The last time I wrote about the 10 things to do in first 10 days in Canada, I got queries about what next. You have moved all the way out of your comfort zone to be in the new land which is not easy. But staying focused on your objectives to achieve the bigger goals to settle can help you.
Now I am writing this for the newcomer’s moving to Canada based on my experience what are the settlement checklist or milestones they should have for the first 3 months.
1) Renting a Long-Term Housing
Now that you have done your homework about schools in initial days and what kind of living place in which area you are looking for. It’s time to finalize it. If not then start with it. You can see the renting options on Kijiji or hire a real estate person to help you. Here are the contact details of one we worked with in Toronto.
Some landlords will have minimum lease duration, especially for homes and apartments. But mostly basements are an open agreement to move out. Therefore, depending on your preference you can pick the option.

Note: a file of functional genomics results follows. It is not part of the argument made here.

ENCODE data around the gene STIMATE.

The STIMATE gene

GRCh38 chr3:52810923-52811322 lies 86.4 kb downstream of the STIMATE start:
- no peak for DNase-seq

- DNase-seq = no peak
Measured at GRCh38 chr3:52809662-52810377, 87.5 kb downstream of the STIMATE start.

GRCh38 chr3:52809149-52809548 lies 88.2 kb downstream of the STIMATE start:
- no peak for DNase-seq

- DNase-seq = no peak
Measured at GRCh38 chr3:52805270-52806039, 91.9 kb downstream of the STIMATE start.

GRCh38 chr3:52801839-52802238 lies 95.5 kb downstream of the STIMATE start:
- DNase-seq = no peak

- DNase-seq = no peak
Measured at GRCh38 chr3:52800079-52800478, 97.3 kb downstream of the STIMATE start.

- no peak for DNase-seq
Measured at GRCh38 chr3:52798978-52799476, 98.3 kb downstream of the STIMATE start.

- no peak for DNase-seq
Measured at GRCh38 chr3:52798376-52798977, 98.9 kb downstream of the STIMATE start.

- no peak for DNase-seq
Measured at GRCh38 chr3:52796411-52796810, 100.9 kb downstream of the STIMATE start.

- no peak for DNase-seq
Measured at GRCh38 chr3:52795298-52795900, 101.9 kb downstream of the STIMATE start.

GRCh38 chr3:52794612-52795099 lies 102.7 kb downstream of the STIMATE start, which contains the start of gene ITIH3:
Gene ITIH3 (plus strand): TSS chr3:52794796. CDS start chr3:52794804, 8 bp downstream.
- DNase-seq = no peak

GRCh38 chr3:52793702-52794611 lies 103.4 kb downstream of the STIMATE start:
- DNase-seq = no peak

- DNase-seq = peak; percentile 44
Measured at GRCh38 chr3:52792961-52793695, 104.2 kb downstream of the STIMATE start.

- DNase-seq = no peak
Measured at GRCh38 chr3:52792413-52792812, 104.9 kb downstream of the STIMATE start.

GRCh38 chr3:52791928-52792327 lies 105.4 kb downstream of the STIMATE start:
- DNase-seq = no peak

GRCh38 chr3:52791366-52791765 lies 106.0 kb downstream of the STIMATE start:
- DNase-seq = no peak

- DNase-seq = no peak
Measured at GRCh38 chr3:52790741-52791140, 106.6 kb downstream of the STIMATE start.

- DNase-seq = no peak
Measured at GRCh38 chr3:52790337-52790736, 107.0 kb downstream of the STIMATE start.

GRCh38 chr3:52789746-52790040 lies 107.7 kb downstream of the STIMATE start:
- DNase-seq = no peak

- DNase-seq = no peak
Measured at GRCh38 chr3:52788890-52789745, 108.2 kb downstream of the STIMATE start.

With the apartment you have to get the following:
- WIFI Package (Internet Package)- Options are Rogers and Bell. Promotions are always going on so do your homework. We picked up Rogers.
- Contact the provincial power to turn on the electricity of the new apartment. There is a certain charge you have to pay as security. You can find the information at Toronto Hydro.
- In most apartments, the electricity bill is to be paid after 2 months.
- Renters insurance to be bought before moving in. The options are TD insurance, RBC Insurance. You can compare the quotes on websites too as per your postal code.
However, with basements, the above are mostly included in your agreement except for the tenant insurance that you need to buy.
2) Photo ID’s